A World Free From Nuclear Weapons

Campaign priorities for a world free from nuclear weapons.

A World Free From Nuclear Weapons

Campaign Priorities

In the Trump era, the threat of nuclear war is the highest it’s been in decades. The Bulletin of Atomic Scientists has moved its famed Doomsday Clock from three minutes to two minutes to midnight since Trump took office, midnight representing nuclear catastrophe. They cited President Trump’s reckless and ignorant comments on nuclear weapons as one of the main reasons for the change, and rightly so. Trump has asked “if we have nuclear weapons, why can’t we use them?” He’s called for greatly expanding our nuclear arsenal, and when questioned on the dangers of that proposal, he said “let it be an arms race.”

No Red Button

No one should have the power to unilaterally start a nuclear war, but Trump’s finger on the proverbial red button makes the need to change our nuclear command and control structure all the more urgent. As it stands, president Trump could launch a nuclear first strike unilaterally, with zero input from Congress. That’s why we’re working to build support for legislation from Senator Ed Markey (D-MA) and Representative Ted Lieu (D-CA) that would require a declaration of war from Congress in order for the president to launch a nuclear first strike. You can click here to take action now by urging your members of Congress to support this important legislation.

We’re also advocating for the U.S. to take our nuclear weapons off of hair-trigger alert, a status that allows for their launch within a matter of minutes. Keeping our nuclear weapons on hair-trigger alert increases the risk of accidental nuclear war. Since nuclear weapons were created, multiple close calls have occurred, for example when a flock of Canadian geese was once misinterpreted as an incoming Soviet nuclear bomber attack.

Stop a New Nuclear Arms Race

We’re working to stem the expansion of our nuclear arsenal that began under President Obama, but is escalating under Trump. This so-called “modernization” program is really a euphemism for rebuilding our nuclear arsenal from head to toe, at an estimated cost of $1.7 trillion (that’s $1,700,000,000,000) over the next three decades. Not only can our nation not afford this absurd price tag, this escalation is also contributing to a new nuclear arms race between virtually all the nuclear weapons states, but particularly the U.S. and Russia, making the whole world less safe.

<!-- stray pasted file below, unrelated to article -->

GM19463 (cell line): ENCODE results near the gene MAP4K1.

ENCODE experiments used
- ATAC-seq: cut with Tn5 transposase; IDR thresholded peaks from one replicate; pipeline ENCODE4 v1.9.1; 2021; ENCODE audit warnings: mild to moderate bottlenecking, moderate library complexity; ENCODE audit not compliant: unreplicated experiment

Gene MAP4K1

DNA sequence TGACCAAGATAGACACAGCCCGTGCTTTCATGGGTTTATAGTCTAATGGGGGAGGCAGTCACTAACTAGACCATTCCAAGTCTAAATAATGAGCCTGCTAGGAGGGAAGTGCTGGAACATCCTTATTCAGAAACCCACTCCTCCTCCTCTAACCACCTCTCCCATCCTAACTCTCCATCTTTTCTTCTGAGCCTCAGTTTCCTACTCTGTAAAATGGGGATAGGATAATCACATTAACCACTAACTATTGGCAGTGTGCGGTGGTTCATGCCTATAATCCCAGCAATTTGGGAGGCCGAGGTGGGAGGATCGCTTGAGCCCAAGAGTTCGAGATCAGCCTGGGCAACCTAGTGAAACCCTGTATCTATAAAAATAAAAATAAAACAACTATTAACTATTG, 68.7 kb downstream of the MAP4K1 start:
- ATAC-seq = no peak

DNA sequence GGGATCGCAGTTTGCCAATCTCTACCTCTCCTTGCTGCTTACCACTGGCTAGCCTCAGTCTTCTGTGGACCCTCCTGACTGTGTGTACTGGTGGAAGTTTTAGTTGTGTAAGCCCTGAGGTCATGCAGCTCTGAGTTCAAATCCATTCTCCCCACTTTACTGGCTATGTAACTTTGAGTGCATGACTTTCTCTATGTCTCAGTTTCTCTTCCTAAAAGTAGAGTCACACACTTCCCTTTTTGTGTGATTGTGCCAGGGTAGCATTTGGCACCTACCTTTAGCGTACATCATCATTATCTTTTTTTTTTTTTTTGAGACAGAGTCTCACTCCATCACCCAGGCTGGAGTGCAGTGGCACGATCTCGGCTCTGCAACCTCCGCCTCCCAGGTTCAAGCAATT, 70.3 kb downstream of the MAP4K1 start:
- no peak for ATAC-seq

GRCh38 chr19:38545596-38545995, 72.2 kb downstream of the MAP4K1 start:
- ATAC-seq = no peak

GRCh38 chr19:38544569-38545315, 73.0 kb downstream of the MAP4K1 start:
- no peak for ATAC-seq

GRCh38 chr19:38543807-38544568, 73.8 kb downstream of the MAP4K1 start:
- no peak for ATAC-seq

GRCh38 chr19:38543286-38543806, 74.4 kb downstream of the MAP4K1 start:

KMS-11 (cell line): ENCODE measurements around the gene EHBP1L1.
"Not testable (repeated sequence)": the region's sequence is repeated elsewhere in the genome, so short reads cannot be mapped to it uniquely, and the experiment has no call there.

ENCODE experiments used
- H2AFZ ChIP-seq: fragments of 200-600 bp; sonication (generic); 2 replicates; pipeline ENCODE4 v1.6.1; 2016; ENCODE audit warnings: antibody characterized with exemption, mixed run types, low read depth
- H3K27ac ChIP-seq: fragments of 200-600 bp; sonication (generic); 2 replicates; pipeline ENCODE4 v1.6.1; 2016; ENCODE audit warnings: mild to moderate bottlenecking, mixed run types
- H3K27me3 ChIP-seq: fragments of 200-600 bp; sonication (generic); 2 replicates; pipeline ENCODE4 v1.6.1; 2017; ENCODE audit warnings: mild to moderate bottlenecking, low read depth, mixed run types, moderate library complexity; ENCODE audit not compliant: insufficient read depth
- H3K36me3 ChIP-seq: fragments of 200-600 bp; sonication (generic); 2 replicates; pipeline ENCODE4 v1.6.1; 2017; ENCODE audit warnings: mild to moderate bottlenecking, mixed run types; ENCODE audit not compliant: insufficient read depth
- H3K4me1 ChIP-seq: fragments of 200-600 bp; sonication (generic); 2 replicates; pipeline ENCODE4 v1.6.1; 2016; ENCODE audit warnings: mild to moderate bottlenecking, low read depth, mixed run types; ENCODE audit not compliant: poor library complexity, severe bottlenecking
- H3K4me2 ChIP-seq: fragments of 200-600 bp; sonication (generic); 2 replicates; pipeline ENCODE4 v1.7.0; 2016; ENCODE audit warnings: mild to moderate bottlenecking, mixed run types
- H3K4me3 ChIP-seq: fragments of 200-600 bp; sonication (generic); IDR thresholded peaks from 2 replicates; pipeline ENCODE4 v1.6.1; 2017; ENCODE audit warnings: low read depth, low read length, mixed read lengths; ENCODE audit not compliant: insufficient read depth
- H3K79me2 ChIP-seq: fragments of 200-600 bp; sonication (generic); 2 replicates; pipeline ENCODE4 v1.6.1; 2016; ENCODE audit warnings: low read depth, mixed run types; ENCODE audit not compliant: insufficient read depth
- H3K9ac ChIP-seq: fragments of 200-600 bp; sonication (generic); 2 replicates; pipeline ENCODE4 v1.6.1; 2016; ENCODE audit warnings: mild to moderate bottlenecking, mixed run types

To address this threat, we’re working to raise public and congressional opposition to this ill-advised escalation, and working to cut funding for the most destabilizing aspects of the expansion. In that vein, we’re supporting legislation known as the SANE Act, introduced by Sen. Ed Markey (D-MA) and Rep. Earl Blumenauer (D-OR) and named after Peace Action’s earlier name, the Committee for a SANE Nuclear Policy, which would cut a modest but critical $100 billion from this nuclear weapons spending spree over the next ten years.

Protect and Promote Nuclear Diplomacy

From the Nuclear Nonproliferation Treaty to the New Start Treaty to the Iran nuclear agreement and others, we’re working to ensure that the U.S. lives up to its commitments under treaties and agreements we’ve already signed onto.

We’re also encouraging the U.S. to participate in further nuclear diplomacy with Russia and other nuclear-armed nations to accelerate the reduction of the world’s nuclear arsenals and take steps to decrease the threat of nuclear war. Unfortunately, the U.S. and other nuclear-armed states boycotted the successful United Nations effort to negotiate a treaty banning nuclear weapons, but that didn’t stop Peace Action, and 122 of the world’s nations, from supporting and passing it through the U.N. General Assembly.

In the current geopolitical climate, one of the most pressing issues in need of nuclear diplomacy is the growing threat of war with North Korea. The U.S. must drop its preconditions and come to the table to see if we can first negotiate a freeze on North Korea’s nuclear weapons development.

Related Resources

Fact Sheet: Restricting the First Use of Nuclear Weapons